The man leans forward, his hands clasped between his knees. His eyes remain fixed on mine, as if he’s trying to dive deep into my soul. I want to look away, but I can’t. I’m mesmerized. I’m a noodle. I am a victim to his captivating presence.

Sir Trogsdill:  “You ask an interesting question. Honor, to me, is not something a king or a lord bestows upon you, nor is it something you win at the end of a joust. It is solid. It is moral. We are all born with it, this capacity to be honorable. It is what we choose to do with our lives that keep us that way.”

Me:  “Would you mind elaborating a bit?”

Sir Trogsdill: “I am not sure how much clearer I can get.”

Me:  “I suppose what I want to know is if you feel honor is something we learn?”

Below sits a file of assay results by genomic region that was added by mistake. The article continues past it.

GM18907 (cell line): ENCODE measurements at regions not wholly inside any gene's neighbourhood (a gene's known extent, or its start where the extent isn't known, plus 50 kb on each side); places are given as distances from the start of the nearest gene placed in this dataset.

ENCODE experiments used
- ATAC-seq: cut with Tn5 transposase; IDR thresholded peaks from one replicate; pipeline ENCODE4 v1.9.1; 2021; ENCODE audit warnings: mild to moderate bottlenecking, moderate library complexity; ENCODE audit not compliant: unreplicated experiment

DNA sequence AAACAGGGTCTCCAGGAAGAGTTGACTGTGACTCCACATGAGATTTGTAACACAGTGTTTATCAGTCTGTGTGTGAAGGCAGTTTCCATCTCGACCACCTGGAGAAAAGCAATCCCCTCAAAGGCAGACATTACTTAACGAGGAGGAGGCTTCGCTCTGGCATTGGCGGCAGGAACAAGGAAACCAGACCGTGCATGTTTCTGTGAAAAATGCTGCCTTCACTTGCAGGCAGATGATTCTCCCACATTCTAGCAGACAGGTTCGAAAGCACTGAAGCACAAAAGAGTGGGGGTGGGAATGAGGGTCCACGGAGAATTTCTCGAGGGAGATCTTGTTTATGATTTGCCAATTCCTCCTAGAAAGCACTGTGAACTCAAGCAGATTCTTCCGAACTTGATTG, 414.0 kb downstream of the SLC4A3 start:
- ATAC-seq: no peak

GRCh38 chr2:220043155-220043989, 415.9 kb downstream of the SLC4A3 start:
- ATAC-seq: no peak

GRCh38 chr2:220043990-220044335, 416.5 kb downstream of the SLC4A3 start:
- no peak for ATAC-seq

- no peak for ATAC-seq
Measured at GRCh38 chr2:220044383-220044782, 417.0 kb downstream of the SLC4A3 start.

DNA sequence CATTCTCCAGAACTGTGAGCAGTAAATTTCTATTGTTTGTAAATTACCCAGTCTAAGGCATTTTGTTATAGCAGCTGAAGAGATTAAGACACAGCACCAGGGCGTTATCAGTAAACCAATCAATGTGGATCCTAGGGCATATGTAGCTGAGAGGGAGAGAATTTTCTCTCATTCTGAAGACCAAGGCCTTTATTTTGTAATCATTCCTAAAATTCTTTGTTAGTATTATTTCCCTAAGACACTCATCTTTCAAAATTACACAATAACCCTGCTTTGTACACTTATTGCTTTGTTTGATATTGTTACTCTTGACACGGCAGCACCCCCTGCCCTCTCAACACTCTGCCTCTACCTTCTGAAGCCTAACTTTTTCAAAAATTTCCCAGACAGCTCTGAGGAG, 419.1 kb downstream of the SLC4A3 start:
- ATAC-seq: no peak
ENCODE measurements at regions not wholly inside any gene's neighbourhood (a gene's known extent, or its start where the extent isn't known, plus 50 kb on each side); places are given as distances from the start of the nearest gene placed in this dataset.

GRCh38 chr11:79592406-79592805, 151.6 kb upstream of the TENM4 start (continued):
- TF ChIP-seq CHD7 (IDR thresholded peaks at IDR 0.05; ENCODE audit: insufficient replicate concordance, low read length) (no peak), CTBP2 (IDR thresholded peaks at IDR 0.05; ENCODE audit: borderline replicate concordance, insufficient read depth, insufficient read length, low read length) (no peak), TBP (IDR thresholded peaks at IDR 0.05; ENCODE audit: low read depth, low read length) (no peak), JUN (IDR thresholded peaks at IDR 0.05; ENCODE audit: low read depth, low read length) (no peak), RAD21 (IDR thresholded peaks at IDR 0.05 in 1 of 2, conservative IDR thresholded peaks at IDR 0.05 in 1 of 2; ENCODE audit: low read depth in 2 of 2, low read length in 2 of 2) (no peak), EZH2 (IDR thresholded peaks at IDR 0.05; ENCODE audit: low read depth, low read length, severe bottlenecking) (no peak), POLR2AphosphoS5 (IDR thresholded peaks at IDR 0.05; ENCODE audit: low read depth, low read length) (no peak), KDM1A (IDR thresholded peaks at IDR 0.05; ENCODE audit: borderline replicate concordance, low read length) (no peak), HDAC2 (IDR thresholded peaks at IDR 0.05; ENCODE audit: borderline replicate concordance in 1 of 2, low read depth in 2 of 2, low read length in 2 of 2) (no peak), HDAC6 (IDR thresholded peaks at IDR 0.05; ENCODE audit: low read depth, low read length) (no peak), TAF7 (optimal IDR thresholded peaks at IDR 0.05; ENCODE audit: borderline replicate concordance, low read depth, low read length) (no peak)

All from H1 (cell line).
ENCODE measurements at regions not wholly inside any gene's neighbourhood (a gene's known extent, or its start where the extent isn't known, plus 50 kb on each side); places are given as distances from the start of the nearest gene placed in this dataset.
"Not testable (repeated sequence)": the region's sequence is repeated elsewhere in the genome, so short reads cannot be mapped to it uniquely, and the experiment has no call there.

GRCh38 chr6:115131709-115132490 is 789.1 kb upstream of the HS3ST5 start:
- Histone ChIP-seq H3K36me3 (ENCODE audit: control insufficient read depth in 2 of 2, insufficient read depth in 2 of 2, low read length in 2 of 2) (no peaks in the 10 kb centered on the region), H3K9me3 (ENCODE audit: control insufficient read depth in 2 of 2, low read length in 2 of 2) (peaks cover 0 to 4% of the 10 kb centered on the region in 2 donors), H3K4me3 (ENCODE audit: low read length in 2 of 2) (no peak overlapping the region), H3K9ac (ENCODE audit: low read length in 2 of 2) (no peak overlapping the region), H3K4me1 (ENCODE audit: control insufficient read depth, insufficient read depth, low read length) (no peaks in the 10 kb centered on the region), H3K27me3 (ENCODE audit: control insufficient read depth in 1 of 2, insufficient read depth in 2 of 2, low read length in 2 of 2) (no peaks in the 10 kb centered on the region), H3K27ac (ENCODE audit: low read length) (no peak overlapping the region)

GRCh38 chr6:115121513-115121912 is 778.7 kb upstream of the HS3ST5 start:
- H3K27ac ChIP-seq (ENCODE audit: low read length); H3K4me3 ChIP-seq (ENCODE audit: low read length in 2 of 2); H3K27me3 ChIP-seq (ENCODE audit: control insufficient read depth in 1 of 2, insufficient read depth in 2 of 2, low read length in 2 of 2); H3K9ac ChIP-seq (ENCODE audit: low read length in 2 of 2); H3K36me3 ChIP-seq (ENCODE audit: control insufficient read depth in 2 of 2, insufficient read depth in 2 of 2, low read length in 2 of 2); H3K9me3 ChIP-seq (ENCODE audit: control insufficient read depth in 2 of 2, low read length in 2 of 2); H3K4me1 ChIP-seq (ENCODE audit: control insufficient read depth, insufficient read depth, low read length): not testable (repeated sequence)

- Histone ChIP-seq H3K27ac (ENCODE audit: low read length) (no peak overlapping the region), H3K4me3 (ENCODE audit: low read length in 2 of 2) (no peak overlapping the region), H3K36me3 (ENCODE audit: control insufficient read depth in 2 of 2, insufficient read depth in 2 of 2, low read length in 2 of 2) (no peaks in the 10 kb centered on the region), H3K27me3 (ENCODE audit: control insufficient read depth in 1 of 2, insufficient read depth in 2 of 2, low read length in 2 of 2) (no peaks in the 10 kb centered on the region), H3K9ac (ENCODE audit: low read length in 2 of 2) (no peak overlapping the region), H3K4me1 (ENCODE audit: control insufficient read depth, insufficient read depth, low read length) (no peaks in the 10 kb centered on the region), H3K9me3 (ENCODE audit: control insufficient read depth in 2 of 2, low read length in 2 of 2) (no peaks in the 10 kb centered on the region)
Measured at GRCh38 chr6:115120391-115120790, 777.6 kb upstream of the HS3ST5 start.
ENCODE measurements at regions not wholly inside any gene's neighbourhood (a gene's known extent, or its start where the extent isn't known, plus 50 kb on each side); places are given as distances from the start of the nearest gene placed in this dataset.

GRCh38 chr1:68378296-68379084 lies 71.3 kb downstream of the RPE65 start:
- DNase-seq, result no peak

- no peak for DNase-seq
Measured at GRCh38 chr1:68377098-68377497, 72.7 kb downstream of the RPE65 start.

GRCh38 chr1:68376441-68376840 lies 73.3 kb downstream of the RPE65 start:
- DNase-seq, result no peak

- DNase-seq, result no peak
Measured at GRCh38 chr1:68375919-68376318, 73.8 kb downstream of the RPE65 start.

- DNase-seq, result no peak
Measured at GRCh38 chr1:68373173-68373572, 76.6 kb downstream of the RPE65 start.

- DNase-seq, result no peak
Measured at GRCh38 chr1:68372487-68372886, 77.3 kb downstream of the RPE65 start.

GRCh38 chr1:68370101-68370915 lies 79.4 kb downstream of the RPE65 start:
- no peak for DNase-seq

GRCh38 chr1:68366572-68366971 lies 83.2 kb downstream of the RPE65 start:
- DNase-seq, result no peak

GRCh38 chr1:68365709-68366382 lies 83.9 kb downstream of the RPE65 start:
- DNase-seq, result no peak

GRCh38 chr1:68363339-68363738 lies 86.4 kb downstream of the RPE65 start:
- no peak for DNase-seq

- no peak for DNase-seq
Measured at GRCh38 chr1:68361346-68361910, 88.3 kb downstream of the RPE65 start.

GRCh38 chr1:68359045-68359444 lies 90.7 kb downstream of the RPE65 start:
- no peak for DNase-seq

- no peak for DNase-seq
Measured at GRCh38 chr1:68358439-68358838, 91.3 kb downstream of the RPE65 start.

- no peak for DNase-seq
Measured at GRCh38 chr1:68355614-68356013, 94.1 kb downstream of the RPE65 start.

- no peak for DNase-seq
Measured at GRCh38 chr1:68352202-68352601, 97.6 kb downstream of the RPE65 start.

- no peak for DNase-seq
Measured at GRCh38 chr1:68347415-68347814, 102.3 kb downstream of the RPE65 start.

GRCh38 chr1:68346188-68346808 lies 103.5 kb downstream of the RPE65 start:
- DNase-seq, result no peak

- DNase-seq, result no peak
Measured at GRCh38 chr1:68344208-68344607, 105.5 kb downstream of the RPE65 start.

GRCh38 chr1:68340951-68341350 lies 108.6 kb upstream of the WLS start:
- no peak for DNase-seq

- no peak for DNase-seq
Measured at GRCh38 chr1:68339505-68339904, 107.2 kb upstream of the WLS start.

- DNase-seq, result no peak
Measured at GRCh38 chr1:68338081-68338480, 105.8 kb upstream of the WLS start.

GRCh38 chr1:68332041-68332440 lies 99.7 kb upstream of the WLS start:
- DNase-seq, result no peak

Sir Trogsdill pressed his back into the overstuffed chair. “No, it’s not. It’s something that resides deep within us. Some of us have it. Some don’t.”

Me:  “But don’t you have a code of honor you must abide by? Aren’t many of those things learned?”

The man smiles, and my heart swells at the way it touches his eyes. He is handsome in ways I can’t pinpoint. I wonder if he knows it.

“My code? My lady, honor is more than a code. It is something intangible. Yes, knights take oaths to follow certain conventions such as serving our liege lord in faith and valor, or to protect the weak and defenseless. To refrain from wanton acts and protect a lady’s reputation, but honor goes beyond these acts.”

He looks away for a moment as if collecting his thoughts, then turns his gaze back to me. His features are strong, his eyes trusting and kind.

“Honor, my lady, is about integrity, unwavering dedication to one’s morals and standards. It means walking a difficult path, even if we must travel it alone, but we must because it is righteous and true. Honor is holding tight to your convictions when you know they are right, and letting them go when they are wrong. It is about putting another before oneself and striving for a life steeped in justice, loyalty, and fairness.”